Since we decided to start a Venture Capital fund to invest in early stage companies in Turkey, we’ve been working around the clock to raise money and create a strong deal flow. My last post was about our deal pipeline and we are happy to say that we have a solid list of companies on our potential deal list getting stronger every day.
Fund raising is also moving forward albeit with some challenges due to being pioneers. We want to make sure that we are doing things in the right way. I must say it is extremely pleasing to meet people who share the same vision with us want to join us as Limited Partners. We are just at the beginning of this long journey. Despite some negative feedbacks such as “not possible” or “won’t happen here,” we are confident and committed. We already received some commitments from some LPs and will continue to do so, until we reach the number we would like to raise.
European Investment Fund (EIF) has a matching program to invest PE/VC funds in Europe. We already initiated our application to have them as LP to our fund. If we receive matching fund, we will be the first VC fund in Turkey to receive fund from EIF.
With every new meeting I get more impressed with Turkish entrepreneurs’ grasp of the valuation concepts. I assume this is due to the widely available material on the web.
One notion they do not seem to think about, however, is the return an investor will require from any cash outlay.
If a pencil is worth TL1, I, with the investor hat on, will not pay 1TL for it…
While this might have to do with my idolizing of Scrooge McDuck at an early age (…), it actually has its roots in my ‘quest’ for a return. I need to put my money where I will get a profit, so I can satisfy my investors and feed myself. The return I might seek tends to differ between a company and a BK whopper, yet it is still the same concept:
I need to profit from the trade, which can only happen if the return I get at the exit (OK – stop thinking about the whopper here…) exceeds the one I can get on a similar investment with comparable risk characteristics.
And how do you calculate the return an investor will get at the point of exit. I like the clear explanation in Wikipedia, so please take a look there:
And what kind of an IRR do I have in mind when I invest? Now, that will be the topic of a later post.
To my surprise, the valuation expectations of start ups are at reasonable levels. This might be due to the cash squeeze that is still affecting the market, especially for illiquid investments. The discount rates used across most sectors, no matter how mature, are still high, due to the last decade full with fluctuations and daily crises.
On the other hand, it is somewhat disturbing to hear about the number of predatory offers investors make on solid teams of entrepreneurs with good ideas.
It is one thing to discount a candidate heavily, to compensate for the risks & to guarantee a return.
But it’s quite an other to demand +50% equity stakes in 1st rounds of investments, limiting the upside potential for the entrepreneurs severely, not to mention the ‘ceilings’ imposed on follow on rounds.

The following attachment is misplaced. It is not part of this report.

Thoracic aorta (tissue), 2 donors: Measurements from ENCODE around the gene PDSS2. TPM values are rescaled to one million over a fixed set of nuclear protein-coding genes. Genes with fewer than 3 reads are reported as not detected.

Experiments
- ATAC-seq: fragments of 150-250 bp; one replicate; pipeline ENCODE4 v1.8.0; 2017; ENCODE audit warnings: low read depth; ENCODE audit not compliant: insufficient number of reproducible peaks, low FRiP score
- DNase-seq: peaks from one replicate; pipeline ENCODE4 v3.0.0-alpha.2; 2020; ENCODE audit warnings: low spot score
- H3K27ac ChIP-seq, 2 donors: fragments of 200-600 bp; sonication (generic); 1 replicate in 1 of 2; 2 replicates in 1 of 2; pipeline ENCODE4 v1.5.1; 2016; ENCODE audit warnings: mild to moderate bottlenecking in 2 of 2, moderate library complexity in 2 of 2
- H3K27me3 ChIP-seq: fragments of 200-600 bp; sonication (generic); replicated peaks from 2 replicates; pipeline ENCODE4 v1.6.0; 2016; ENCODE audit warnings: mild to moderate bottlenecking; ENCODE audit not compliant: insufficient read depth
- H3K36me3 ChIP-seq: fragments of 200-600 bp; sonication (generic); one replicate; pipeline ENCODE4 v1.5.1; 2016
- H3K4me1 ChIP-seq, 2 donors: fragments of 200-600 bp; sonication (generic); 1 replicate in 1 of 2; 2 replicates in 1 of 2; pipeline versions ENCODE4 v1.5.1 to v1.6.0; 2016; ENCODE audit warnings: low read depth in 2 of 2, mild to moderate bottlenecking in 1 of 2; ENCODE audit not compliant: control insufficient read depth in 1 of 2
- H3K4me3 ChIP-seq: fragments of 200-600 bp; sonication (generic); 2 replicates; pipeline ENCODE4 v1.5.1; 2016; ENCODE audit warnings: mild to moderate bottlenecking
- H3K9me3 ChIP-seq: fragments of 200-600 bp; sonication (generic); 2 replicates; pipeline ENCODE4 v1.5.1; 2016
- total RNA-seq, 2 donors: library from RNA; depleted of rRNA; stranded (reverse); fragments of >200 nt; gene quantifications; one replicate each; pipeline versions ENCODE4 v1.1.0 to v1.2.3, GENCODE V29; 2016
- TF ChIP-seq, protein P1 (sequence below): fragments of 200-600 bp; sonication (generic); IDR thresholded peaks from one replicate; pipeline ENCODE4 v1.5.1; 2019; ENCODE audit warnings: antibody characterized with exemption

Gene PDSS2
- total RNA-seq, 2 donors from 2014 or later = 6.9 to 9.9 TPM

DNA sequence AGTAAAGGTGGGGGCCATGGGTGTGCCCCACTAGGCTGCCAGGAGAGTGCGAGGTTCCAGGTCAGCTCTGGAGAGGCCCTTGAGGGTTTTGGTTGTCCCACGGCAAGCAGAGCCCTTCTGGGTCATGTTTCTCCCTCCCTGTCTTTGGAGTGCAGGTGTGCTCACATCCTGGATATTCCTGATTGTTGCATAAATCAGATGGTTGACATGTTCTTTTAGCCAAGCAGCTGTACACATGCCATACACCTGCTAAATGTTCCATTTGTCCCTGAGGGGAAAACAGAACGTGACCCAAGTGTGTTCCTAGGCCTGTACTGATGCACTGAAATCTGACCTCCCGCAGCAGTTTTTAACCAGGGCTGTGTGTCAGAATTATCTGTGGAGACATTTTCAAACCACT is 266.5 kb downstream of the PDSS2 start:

While we are meeting with potential LPs (Limited Partners) to raise 212VC fund, we are constantly adding startups to our deal-pipeline. So far it has been very encouraging to see quality entrepreneurs starting businesses in Turkey despite the global turbulence in economy. Last week alone, we were introduced to six new startups.
Building a pipeline is not a simple task. Talking with entrepreneurs, understanding their approach, seeing the values and risks, and most importantly working together with entrepreneurs to help them achieve their goals take a lot of time and effort. Nevertheless, I am confident that things will be easier as the market evolves.
There are some good news in Turkey I would like to share. First, investments: Vistek received an investment from Isra Vision AG and changed its name to Vistek-IsraVision. I’m guessing it is an exit to founders and investors. In addition, Artesis received an investment from GE. Last but certainly not least, e-tohum, an incubation house in Istanbul, raised $170,000 to invest in e-tohum companies in 2011. I’m very happy to see incubation houses and seed funds are starting to happen. This will only help grow the ecosystem.
It has been over eight months since I moved to Istanbul from New York. My initial goal was to start an incubation program to help first-time entrepreneurs and early stage technology companies. Program was going to be similar to Y-Combinator model in USA. However after spending some time in Istanbul, meeting key players, and some extensive networking, I decided to initiate an Early Stage Venture Capital Fund. That’s how Ali Karabey and I decided to establish 212 Venture Capital.
212 Venture Capital fund will not only invest in startups but at the same time will continue to mentor and advise portfolio companies after the investments. Our goal is to work side by side with entrepreneurs to keep the momentum and become enablers for their growth. Our investment targets will be mostly early stage companies and some late stage businesses that can use our value-added services.
We will be working together with main players in the market such as incubation centers, Teknokents (technology parks in Turkey), Universities, R&D centers and angel networks. Our goal is to expand the eco-system and bring new startups to market together where they can generate successful businesses. Our strong core team and broad network provide global reach to portfolio companies.
We are very optimistic about Turkish market and believe the timing is right. Currently we are at funding stage and looking for investors around the globe. If you would like to receive further information about the market or become investor, please feel free to contact me.